I'm not so sure how "Sweeney!" and "Sweeney 2" will play to an American audience unfamiliar with the series and the characters, but I gave these films a 5 Star review because, for me, they're a wonderful nostalgia rush, and take me back to my teens in the 70's. Ah yes, the 70's... the "Decade that taste forgot!" An innocent time, when people could wear platform shoes, voluminous flares, migraine inducing tie-dyes, even mullets, and feel no shame. It's said that if you remember the 60's you weren't really there. Well, if you remember the 70's you probably cringe at the tasteless, tacky horror of it all. Punk had yet to really put the boot in, Elton John still had hair, Michael Jackson was recognizably human, and the world was mercifully free of Britney Spears!
But I digress, "The Sweeney," whether it's the TV series or the films, stands or falls on the relationship between Regan and Carter, this is what binds the stories together, as well as tight plotting, and excellent characterization across the board, not only from Thaw and Waterman, but the minor characters as well. In fact, watching these films is like perusing a who's who of British TV actors from the 70's, including the ever dependable Denholm Elliot, in "Sweeney 2," who US viewers will recognize as "Marcus Brody" from the "Indiana Jones" movies.

The Day the Earth Stood Still (Bilingual)
The Day the Earth Stood Still (Bilingual)
DVD ~ Michael Rennie
Price: CDN$ 7.99
44 used & new from CDN$ 1.28

5.0 out of 5 stars Gort� Klaatu barada nikto�, April 5 2003
To those of us of a "certain" age, those words will surely resonate far more strongly than "Use the Force, Luke," or even "Beam me up, Scotty!" (Hey, I know the Trek line is a misquote, but you know what I mean!) "The Day The Earth Stood Still" is THE seminal Sci Fi film of the 50's, the film that finally treated extraterrestrials as something more than bug-eyed monsters intent on taking over the World, stealing our beer, and our girlfriends, for no other reason than that they could!
The film hits the ground running, through a documentary style montage, we see worldwide reaction to the news that a strange craft is orbiting the Earth at incredible speed. Cut to Washington DC, and said craft, a beautifully classic "saucer," lands in a park, scattering picnickers and baseball players like confetti. The next thing we know, the Military are on hand ASAP to deal with the "threat;" the saucer opens, and out steps Klaatu, an emissary from a "Federation of Planets" type body. They have been observing us with increasing worry; at our endless propensity for self-destruction, our development of nuclear weapons, but more importantly, our first, faltering steps into space.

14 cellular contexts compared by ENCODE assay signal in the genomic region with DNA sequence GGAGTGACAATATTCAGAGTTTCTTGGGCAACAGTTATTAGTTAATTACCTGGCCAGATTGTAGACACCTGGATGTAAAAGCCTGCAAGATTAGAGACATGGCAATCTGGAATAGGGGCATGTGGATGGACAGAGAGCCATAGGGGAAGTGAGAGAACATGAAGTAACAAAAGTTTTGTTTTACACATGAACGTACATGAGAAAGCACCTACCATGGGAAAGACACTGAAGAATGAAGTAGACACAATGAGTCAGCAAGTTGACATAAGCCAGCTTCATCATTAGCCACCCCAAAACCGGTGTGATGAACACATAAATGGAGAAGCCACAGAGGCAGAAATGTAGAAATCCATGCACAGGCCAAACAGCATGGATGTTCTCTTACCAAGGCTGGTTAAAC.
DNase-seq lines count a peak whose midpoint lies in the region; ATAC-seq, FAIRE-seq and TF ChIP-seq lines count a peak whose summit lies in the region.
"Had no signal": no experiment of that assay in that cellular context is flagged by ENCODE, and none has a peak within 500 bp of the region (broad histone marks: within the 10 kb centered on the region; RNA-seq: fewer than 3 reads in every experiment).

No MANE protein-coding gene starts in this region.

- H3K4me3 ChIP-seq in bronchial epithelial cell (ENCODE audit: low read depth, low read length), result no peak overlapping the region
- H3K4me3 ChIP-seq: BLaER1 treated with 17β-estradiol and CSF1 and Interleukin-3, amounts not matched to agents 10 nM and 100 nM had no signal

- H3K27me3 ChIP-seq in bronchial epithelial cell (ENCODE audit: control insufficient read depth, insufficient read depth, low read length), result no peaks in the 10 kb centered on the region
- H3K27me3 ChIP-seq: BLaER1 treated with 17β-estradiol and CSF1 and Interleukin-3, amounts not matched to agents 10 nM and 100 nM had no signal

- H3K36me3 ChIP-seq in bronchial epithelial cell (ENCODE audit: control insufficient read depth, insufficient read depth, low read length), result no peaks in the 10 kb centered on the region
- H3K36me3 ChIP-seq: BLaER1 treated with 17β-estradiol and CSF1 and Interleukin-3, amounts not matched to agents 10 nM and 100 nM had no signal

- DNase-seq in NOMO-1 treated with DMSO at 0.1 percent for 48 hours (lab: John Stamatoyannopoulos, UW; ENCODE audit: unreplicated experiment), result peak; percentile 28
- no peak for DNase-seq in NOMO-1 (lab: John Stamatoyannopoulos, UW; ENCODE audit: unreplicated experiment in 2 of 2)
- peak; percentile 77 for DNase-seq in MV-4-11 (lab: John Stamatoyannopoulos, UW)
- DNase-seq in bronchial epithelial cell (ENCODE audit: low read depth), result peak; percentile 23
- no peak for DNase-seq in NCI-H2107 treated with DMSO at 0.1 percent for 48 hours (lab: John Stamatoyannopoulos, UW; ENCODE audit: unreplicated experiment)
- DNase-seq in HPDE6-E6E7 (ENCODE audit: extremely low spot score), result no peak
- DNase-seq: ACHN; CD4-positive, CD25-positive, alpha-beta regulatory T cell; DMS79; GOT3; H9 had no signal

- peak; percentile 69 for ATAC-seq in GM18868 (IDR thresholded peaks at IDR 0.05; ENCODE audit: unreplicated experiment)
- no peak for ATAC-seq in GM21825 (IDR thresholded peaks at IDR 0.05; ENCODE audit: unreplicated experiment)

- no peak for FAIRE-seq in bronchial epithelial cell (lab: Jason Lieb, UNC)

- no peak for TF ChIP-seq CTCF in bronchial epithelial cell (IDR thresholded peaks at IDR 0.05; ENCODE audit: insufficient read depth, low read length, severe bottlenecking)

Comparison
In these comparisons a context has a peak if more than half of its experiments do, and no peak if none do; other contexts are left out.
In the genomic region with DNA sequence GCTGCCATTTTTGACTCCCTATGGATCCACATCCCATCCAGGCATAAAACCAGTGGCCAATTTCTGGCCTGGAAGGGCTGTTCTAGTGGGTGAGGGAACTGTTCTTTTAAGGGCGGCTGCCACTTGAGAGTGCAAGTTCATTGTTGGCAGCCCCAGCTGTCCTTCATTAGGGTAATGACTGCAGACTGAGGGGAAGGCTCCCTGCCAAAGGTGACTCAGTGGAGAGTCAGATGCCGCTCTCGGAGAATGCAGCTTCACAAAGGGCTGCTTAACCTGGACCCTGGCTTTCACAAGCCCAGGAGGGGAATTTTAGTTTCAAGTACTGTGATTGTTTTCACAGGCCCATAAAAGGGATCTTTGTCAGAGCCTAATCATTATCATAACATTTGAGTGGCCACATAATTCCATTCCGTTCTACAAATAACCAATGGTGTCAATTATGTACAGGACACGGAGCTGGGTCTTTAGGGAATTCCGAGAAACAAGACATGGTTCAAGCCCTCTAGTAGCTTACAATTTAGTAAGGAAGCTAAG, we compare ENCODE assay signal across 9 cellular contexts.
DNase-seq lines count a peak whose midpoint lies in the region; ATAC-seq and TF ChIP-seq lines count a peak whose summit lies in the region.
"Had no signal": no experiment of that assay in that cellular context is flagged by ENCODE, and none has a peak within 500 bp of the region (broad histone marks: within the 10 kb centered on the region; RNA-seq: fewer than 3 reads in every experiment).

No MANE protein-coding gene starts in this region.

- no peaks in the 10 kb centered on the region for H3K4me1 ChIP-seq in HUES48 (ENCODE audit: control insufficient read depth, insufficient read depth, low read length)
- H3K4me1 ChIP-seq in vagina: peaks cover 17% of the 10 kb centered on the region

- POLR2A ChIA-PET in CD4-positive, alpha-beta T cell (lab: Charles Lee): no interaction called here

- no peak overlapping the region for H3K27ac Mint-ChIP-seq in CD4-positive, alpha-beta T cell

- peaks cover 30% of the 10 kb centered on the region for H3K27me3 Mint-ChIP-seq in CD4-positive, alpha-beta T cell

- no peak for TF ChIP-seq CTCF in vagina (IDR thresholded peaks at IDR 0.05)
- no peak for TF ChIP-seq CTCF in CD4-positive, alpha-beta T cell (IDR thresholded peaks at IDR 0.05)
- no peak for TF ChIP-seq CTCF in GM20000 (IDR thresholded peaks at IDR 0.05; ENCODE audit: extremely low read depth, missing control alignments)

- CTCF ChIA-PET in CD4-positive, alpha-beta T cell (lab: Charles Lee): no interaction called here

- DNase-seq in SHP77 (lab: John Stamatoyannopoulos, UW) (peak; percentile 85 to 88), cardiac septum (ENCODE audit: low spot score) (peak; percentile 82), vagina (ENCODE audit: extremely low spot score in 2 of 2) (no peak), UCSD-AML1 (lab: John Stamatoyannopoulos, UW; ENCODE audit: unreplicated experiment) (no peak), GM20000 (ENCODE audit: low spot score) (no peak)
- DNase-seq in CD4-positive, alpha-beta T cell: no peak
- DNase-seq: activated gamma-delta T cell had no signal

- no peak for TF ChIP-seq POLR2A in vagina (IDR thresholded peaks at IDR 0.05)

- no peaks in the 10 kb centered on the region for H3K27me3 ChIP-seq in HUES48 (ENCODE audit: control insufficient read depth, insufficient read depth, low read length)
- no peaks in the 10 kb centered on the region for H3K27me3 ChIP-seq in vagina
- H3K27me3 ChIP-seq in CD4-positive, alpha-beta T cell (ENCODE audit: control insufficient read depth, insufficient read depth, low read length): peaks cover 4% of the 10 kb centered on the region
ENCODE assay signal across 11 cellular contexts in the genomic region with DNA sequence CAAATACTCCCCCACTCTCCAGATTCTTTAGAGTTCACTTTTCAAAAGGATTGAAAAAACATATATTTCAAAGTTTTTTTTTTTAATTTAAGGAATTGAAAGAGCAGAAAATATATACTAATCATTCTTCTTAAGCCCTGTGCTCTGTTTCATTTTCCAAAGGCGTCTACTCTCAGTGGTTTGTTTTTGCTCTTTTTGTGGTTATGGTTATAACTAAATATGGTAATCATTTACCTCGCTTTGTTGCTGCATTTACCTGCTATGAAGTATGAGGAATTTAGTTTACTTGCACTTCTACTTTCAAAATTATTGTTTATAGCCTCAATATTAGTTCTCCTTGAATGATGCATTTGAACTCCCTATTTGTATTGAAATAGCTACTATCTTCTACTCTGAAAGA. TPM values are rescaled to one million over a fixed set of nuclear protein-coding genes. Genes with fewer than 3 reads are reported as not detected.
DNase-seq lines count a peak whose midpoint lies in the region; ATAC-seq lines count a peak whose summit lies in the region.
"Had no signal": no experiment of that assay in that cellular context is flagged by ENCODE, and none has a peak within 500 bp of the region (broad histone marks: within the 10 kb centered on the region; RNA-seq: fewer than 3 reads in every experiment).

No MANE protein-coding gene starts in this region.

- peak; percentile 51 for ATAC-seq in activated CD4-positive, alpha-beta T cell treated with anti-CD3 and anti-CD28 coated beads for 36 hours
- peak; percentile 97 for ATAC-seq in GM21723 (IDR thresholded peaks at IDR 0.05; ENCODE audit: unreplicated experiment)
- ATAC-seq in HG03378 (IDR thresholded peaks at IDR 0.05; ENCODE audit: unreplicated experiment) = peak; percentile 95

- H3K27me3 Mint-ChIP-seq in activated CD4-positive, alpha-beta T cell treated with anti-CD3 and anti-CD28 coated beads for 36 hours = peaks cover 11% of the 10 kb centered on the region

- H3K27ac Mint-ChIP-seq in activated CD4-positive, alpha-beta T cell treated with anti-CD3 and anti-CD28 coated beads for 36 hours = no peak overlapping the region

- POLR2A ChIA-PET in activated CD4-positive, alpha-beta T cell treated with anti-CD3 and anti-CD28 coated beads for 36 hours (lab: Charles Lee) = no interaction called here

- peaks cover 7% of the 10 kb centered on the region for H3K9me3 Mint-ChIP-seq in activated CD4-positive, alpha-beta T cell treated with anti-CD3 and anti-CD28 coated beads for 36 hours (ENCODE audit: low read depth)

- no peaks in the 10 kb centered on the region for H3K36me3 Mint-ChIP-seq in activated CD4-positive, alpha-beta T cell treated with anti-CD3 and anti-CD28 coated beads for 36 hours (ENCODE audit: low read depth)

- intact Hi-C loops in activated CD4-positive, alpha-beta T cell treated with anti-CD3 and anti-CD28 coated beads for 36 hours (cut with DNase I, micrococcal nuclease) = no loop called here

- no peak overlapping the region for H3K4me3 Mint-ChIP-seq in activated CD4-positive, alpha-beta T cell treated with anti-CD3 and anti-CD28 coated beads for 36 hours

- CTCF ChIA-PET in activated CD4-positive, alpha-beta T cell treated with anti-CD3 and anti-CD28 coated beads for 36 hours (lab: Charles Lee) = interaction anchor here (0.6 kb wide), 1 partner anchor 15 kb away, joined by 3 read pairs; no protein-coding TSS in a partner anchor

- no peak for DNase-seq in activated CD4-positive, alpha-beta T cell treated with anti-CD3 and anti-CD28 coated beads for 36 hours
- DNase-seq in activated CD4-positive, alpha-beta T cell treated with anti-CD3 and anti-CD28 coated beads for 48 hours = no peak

Klaatu holds out with a gift for the President, and is immediately shot by a trigger-happy GI, thinking the device is an alien "death-ray..." not a particularly good start to interstellar relationships! As Klaatu writhes on the ground, from out of the ship steps the "iron fist" within Klaatu's "velvet glove;" an 8ft tall, indestructible robot named Gort. Now Gort HAS a death-ray, and he unleashes it in short order, not indiscriminately against the troops and civilians, but with precision, as he zaps rifles, artillery pieces, and finally a couple of tanks, into oblivion!
When you think about it, this is an incredibly original, and thoughtful, scene. In just about every film of this kind that had come before - and more than a few that have come since! - this kind of action would have resulted in wholesale destruction...Anyway, Gort's reaction to the attack on Klaatu betrays a superior intelligence at work: a measured response to a threat situation, instead of just nuking the planet to dust and ashes!
Klaatu is taken to hospital for treatment. But frustrated at "our" inability to come together and heed his "message," he transforms himself, with the help of a freshly dry-cleaned suit, and a monogrammed briefcase, into "Mr Carpenter," so he can lose himself within human society, all the better to study us. It is in this part of the film that the 1950's "Reds under the bed" paranoia really comes into focus.
Mr Carpenter befriends a mother, "Helen," wonderfully played by Patricia Neal, and her young son "Bobby" played by Billy Gray. And I think it's this casting, plus the characterization, that does so much to make the film work. The main casting coup was getting Michael Rennie in the role of Klaatu. At the time, Rennie was a stage actor working in Britain, he'd never been seen in the US, so when he walks out of the saucer, he really is, to all intents and purposes, an "alien," unknown and unfamiliar. Tall, almost painfully slim, aesthetic in appearance, urbane in his manner, he really was as far removed from the "alien invader" look and persona as it was possible to get! Patricia Neal's "Helen" is a single mother, an unusual lead role in 50's cinema, and she imparts her character with a great deal of self-sufficiency and "grit." Again, not the usual running/screaming/fainting leading lady. Billy Gray is a joy to watch, he portrays "Bobby" with that breathless wide-eyed innocence - "...can we go see the spaceship mister, can we, huh , can we please mister?!?!?!" - that really only existed, if ever, in 50's America.